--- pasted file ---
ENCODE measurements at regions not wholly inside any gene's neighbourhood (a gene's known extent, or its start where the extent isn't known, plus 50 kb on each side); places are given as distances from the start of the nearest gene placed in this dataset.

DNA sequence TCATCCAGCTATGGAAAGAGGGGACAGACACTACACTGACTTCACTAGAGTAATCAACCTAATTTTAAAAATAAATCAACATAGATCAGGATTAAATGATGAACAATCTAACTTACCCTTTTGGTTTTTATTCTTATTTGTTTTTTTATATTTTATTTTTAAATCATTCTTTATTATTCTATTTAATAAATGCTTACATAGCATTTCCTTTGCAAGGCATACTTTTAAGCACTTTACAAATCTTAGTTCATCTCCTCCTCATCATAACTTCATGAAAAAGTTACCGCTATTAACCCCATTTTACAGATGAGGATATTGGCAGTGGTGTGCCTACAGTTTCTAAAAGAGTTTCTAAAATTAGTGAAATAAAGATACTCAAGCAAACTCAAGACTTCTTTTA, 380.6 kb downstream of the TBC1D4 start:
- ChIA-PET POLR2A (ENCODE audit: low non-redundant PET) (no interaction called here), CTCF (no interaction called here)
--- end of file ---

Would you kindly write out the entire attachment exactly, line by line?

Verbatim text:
ENCODE measurements at regions not wholly inside any gene's neighbourhood (a gene's known extent, or its start where the extent isn't known, plus 50 kb on each side); places are given as distances from the start of the nearest gene placed in this dataset.

DNA sequence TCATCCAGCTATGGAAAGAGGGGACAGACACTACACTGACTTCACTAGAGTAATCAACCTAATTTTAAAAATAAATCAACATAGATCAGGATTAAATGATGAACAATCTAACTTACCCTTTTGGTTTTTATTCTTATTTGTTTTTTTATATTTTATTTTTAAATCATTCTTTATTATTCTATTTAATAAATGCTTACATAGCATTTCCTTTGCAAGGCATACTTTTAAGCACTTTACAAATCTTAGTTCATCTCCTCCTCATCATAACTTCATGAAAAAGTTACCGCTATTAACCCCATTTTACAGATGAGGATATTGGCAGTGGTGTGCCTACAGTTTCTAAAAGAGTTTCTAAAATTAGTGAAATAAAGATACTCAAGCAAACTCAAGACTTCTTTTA, 380.6 kb downstream of the TBC1D4 start:
- ChIA-PET POLR2A (ENCODE audit: low non-redundant PET) (no interaction called here), CTCF (no interaction called here)